The walls and booths and people at Manuel’s Tavern tell why a Virginia Highlands bar is on a national historic registry. Police patches and pins collected over decades. The martial arts students who have become grey-haired teachers in the years they’ve been drinking after class. The woman who shows off her baby on his first visit. The memorial plaques for regulars who have gone to their reward. And all those campaign posters, photos of Democrats and the picture of JFK in a place of honor above the bar.
If Democratic presidents come to town, this is the bar they visit. Heck, it’s where then-governor* Jimmy Carter announced he would run for the White House.
Manuel’s history starts with the man who opened it and continues with everyone who’s made it their watering hole of choice. Plenty of politicians, reporters, theater folks, students, professors, neighbors, and others have favored it since Georgia was entirely Democrat-run and DeKalb County was dry.
That is to say, since 1956, when Manuel Maloof started a bar in Fulton County, conveniently close to DeKalb.
As his bar grew, so did his political resume. In 1974 he was elected to the DeKalb County Commission and later became the county CEO.
“There are so few things that last that long anymore, and yet this place has made it into the next generation, the next time frame, the next era,” said Walter Brown, who at Green Street Properties is one of the team who documented Manuel’s ahead of its 2016 renovation. With so many changes around Manuel’s, he said, it’s still going on and it’s still loved.
Over six decades it’s become iconic, said Steve Selig, CEO of Selig Enterprises, the company that now owns the site. “It is recognized as a place that politicians and celebrities make appearances but it is also a welcoming place for all members of the community.”
The names carved in stone at Westview Cemetery are a directory of the great and good of Metro Atlanta since the Civil War: Candler, Woodruff, Haverty, High, Hartsfield, Hollowell and Lowery. Just to give some of the most familiar names of the business people, philanthropists and civil rights leaders buried at the roughly 600-acre southwest Atlanta cemetery.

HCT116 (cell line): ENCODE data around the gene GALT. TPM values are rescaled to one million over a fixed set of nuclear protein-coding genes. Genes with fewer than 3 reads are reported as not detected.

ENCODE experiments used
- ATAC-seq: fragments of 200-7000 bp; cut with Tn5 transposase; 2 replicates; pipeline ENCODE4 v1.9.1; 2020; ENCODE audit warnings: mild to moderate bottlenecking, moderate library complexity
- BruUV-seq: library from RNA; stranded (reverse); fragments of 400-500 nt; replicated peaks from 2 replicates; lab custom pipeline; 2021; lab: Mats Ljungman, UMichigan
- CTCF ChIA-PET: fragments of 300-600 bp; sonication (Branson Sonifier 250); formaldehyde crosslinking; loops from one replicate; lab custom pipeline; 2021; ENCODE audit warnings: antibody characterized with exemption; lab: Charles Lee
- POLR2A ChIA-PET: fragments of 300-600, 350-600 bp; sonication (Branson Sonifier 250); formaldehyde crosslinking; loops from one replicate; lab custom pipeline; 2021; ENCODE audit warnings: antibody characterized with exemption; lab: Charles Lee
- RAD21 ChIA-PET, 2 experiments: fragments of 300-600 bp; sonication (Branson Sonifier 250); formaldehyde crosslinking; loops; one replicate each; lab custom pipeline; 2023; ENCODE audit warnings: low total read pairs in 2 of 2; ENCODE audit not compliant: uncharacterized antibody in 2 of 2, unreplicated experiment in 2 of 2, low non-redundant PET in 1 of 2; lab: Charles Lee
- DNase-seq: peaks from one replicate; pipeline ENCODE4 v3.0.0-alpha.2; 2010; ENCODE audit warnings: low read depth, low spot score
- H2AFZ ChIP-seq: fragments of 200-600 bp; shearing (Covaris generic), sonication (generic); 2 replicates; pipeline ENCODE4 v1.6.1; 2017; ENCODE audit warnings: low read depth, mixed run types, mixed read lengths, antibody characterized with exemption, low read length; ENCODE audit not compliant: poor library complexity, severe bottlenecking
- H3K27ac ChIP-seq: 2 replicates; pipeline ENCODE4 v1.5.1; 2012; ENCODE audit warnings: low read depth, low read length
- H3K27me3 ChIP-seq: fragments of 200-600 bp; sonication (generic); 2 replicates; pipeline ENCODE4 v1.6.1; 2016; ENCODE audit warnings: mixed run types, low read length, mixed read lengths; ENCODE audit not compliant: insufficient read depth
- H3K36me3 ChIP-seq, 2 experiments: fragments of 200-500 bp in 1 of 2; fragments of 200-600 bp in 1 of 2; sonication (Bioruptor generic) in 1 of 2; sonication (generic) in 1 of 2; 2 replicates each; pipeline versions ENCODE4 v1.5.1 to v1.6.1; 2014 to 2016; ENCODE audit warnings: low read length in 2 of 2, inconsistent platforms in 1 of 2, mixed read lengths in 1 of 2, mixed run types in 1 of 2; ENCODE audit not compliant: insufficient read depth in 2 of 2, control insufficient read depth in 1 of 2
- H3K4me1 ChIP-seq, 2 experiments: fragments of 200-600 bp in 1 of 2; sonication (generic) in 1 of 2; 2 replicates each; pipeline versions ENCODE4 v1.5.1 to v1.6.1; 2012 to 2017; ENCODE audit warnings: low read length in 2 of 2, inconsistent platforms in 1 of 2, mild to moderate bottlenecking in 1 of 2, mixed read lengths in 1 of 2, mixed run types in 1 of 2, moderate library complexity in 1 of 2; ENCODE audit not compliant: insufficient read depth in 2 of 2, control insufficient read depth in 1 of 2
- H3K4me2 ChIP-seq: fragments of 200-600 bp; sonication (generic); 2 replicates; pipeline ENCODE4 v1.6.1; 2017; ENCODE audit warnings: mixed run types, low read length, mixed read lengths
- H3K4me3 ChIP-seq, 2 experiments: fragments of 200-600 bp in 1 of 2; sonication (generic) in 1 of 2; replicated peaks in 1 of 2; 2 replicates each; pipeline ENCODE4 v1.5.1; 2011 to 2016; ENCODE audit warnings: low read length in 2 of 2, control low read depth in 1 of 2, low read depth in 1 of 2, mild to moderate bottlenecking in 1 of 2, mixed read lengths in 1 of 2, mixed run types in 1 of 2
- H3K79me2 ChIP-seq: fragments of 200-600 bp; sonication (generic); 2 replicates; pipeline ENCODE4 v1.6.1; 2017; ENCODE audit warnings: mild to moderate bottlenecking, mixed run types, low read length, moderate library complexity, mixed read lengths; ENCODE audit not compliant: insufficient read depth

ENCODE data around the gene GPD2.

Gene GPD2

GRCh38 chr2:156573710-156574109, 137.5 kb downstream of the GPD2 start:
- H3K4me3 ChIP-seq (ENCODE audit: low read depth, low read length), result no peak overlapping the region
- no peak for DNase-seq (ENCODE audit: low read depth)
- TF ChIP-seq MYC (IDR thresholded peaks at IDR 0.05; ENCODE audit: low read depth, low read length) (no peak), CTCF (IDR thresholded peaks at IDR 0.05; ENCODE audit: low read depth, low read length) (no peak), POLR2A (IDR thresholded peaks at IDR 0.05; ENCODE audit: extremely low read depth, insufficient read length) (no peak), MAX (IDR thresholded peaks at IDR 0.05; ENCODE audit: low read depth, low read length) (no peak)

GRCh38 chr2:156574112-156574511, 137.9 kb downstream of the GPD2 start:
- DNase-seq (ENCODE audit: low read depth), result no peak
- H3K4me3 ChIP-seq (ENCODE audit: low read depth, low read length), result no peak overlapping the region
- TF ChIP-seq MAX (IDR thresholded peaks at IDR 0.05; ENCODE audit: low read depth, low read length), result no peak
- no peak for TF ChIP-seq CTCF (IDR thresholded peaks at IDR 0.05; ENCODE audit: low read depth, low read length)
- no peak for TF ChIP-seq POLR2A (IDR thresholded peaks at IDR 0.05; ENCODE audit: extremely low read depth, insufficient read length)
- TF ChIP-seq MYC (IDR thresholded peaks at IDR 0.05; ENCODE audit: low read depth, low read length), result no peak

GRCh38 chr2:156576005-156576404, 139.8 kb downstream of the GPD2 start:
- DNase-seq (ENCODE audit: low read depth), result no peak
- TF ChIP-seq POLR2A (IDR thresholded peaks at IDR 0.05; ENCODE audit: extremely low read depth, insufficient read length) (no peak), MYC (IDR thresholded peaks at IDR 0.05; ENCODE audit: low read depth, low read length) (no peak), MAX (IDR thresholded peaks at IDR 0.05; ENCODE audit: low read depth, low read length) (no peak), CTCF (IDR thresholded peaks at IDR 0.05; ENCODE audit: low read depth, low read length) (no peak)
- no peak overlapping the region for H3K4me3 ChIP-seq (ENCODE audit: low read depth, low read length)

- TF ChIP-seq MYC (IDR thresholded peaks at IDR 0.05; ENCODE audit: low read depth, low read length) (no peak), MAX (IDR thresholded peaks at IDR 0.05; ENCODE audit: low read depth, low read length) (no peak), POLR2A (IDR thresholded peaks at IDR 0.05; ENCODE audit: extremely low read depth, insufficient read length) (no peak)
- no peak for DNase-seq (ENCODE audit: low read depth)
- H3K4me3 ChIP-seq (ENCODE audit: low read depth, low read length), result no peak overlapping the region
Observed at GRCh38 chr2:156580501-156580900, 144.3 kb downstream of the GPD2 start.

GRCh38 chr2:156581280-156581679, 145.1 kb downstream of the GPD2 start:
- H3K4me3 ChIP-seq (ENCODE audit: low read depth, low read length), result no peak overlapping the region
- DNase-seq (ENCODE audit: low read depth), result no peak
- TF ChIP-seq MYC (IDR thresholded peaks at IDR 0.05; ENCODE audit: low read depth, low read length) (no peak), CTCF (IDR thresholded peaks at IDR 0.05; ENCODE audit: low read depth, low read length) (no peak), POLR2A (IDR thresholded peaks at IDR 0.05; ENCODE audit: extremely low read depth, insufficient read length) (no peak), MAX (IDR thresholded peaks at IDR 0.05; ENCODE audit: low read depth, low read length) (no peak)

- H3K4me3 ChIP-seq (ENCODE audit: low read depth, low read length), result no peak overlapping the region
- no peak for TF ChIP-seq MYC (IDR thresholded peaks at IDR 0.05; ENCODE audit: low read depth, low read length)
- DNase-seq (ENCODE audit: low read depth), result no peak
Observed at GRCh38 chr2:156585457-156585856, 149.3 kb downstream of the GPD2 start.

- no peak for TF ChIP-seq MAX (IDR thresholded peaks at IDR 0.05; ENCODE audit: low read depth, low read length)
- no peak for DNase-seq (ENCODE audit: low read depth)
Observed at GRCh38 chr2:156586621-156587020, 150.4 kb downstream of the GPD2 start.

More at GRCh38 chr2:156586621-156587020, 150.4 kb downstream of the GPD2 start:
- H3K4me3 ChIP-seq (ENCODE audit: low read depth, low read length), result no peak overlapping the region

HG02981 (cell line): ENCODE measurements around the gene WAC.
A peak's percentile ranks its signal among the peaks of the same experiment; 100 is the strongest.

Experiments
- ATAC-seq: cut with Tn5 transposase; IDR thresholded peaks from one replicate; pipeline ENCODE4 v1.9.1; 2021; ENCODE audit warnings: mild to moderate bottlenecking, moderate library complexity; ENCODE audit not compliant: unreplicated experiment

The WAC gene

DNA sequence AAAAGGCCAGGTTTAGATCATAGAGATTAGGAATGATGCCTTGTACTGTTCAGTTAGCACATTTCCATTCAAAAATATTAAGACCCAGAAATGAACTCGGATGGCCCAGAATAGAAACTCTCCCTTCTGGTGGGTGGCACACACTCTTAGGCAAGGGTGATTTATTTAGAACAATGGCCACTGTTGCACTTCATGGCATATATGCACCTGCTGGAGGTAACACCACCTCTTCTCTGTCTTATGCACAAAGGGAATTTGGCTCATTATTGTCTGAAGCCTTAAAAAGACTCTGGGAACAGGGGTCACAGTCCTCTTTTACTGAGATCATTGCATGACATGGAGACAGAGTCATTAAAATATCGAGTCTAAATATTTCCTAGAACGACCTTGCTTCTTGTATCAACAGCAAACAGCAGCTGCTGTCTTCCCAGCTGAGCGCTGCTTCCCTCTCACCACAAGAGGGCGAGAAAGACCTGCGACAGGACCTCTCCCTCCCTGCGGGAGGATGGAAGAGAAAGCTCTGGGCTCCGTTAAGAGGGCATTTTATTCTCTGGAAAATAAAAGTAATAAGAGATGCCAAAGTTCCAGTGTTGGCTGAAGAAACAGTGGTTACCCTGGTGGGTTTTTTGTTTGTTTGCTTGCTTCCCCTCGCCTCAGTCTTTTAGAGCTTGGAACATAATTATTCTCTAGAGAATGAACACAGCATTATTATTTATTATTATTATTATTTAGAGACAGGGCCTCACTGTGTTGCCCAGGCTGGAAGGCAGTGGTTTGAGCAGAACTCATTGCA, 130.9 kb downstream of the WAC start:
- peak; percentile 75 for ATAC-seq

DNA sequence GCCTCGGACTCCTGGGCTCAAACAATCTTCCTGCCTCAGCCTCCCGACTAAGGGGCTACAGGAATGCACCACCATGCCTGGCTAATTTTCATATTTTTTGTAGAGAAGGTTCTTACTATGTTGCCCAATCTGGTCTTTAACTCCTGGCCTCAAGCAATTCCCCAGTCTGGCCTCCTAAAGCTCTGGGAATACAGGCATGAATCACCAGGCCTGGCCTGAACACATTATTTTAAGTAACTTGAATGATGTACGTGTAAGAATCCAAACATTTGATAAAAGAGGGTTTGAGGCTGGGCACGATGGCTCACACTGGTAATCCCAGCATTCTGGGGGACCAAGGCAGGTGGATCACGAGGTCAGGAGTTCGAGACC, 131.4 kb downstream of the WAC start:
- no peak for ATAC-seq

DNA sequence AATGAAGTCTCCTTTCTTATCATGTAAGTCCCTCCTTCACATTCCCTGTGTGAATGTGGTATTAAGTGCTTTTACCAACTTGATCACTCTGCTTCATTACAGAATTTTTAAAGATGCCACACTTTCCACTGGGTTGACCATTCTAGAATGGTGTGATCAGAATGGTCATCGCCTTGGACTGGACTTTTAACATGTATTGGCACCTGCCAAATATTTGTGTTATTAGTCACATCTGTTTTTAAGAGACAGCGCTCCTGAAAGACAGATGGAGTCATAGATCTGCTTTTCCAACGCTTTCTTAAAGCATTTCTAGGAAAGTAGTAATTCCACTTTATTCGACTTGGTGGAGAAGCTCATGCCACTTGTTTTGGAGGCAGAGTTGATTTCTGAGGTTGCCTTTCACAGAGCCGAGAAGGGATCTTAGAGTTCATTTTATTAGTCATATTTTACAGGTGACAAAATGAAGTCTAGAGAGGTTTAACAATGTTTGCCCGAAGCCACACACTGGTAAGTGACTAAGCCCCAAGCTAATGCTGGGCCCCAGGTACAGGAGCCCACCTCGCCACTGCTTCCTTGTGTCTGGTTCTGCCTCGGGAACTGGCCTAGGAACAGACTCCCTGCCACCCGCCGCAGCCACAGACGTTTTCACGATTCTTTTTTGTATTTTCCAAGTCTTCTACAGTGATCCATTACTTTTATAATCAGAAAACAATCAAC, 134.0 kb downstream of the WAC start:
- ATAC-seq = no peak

They share the Westview story with that of more everyday folks. Like say, the Irish horse-trader tribes: families who roamed the South doing business most of the year. But they’d have their funerals for the whole year at the cemetery on one day, said Westview President Charles Bowen, the the third-generation owner of the nonprofit cemetery.
Folks buried there share a resting place that’s a record of art, architecture and landscape design trends since 1884. The graves range from modest to massive in the gentle rolling landscape, while the abbey with its chapel and the mausoleum tend toward the serenely monumental. It’s enough history and art to literally fill a book.
One of the driving forces for getting on the registry, Bowen said, is to help save the gatehouse. It’s one of the oldest structures in Atlanta and it’s nearly on the BeltLine — so the cemetery does have a potential front door to curious passers-by. But the gatehouse is now boarded-up and mothballed, lacking lights and a bathroom. Even so, it’s a part of the Atlanta Preservation Center’s annual Phoenix Flies festival and tours, and Bowen said the cemetery is working with the center on preservation.
But on the morning he spoke to SaportaReport, Bowen had a funeral scheduled later on, and more the next day. It is still very much a working cemetery.
“Westview has a very rich history and culture and to make it available to the public, we’ve got to do that in a very respectful manner,” Bowen said. “And we want to do that.”